About the Green-winged Teal
Green-winged teal breed from Alaska, across Canada, into the Maritime Provinces, south into central California, Utah, Colorado, Nebraska, Minnesota and Wisconsin. They prefer small, shallow permanent ponds near boreal forests that boast an abundance of emergent vegetation, but also nest in Prairie Pothole country or in areas with dense emergent vegetation. Female green-winged teal lay an average of 8-9 eggs.
Latin: Anas crecca
Average length: M 14.7", F 14"
Average weight: M 0.7 lbs., F 0.6 lbs.
Green-winged teal are the smallest of our North American dabbling ducks with a short neck and small bill. Male green-winged teal have a chestnut head with an iridescent green to purple patch extending from the eyes to the nape of the neck. The chest is pinkish-brown with black speckles, and the back, sides and flanks are vermiculated gray, separated from the chest by a white bar. The wing coverts are brownish-gray with a green speculum. The bill is dark slate and the legs and feet are dark gray. Female green-winged teal are mottled brown with a dark brown line that extends from the bill through the eye. The bill is dark gray and the legs and feet are olive-gray to brownish-gray.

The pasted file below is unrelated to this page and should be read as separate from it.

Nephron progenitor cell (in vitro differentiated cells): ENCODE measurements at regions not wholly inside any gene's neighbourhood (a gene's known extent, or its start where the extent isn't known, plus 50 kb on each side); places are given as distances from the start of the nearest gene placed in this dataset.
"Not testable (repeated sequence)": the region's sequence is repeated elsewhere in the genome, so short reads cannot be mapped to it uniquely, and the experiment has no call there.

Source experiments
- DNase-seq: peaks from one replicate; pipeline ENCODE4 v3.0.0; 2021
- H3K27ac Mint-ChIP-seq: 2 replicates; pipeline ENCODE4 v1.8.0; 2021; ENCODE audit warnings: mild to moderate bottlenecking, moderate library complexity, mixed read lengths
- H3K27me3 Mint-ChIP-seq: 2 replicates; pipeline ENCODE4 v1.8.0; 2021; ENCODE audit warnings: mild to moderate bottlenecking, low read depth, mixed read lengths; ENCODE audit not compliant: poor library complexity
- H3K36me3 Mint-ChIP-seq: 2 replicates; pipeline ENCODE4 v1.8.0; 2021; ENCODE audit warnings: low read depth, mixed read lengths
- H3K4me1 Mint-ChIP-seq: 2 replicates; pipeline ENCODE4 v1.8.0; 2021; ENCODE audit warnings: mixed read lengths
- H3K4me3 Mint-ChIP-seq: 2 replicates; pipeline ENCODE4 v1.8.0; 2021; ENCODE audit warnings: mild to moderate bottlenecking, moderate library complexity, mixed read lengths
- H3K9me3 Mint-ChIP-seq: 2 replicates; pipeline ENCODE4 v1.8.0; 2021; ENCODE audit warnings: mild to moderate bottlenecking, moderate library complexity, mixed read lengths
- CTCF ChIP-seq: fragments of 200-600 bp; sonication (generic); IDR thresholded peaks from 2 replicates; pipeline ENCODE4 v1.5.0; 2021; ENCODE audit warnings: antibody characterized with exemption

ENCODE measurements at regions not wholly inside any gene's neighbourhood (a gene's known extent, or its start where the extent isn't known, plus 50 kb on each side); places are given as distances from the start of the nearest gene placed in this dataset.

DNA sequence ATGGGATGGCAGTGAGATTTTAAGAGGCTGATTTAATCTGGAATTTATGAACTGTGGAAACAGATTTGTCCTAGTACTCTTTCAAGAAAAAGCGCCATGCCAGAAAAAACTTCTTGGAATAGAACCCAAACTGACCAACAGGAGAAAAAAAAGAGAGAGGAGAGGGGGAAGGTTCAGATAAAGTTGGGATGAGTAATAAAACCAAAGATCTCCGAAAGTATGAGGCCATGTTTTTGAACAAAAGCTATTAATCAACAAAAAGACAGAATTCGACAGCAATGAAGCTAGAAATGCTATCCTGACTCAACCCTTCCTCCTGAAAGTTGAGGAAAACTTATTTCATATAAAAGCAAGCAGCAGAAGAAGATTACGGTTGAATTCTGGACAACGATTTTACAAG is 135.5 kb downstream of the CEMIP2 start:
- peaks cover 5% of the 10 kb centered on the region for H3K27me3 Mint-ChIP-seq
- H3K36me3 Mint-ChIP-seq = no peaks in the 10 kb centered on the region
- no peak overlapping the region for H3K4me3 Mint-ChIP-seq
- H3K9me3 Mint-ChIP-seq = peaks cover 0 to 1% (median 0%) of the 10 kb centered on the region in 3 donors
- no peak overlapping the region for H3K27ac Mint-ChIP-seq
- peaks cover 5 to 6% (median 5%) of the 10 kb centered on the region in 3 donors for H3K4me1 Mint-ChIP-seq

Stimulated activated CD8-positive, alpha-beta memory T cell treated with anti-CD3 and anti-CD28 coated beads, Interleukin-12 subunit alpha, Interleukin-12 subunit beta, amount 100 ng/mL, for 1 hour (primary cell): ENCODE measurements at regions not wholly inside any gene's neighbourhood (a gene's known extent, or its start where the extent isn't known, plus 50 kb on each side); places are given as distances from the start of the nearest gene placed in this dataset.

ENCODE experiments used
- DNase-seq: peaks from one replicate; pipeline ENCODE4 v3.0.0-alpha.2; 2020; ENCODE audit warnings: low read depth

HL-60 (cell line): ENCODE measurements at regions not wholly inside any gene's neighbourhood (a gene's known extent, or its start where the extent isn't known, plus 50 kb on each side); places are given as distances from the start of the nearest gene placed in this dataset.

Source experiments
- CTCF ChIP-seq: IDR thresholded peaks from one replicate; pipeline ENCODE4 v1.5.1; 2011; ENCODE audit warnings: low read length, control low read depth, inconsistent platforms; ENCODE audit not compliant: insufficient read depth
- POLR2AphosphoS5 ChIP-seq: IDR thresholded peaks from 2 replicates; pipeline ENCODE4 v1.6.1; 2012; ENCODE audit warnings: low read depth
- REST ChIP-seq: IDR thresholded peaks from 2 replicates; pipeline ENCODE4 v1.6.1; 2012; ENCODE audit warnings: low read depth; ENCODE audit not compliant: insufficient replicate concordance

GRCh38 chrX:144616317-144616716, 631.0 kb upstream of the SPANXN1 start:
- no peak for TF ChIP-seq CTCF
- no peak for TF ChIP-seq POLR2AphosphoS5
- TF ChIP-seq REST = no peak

Green-winged teal feed on seeds of sedges, smartweeds, pondweeds, grasses, aquatic insects, mollusks, crustaceans and tadpoles found while foraging in and adjacent to mudflats or while dabbling in shallow water.
From an all-time low of 722,000 birds in 1962, green-winged teal populations have grown steadily since.
Migrating and Wintering
Green-winged teal have an extensive wintering range, having been recorded as far north as Alaska and Newfoundland and as far south as northern South America. They are most abundant along the Mississippi and Central Flyways, where the coastal marshes and rice fields of Louisiana and Texas provide ideal habitat. Tidal creeks and freshwater marshes associated with estuaries are favored over more saline or open-water habitats. Green-winged teal are common winter visitors to Central America and the northern Caribbean, and occasionally south to Colombia (Scott and Carbonell, 1986).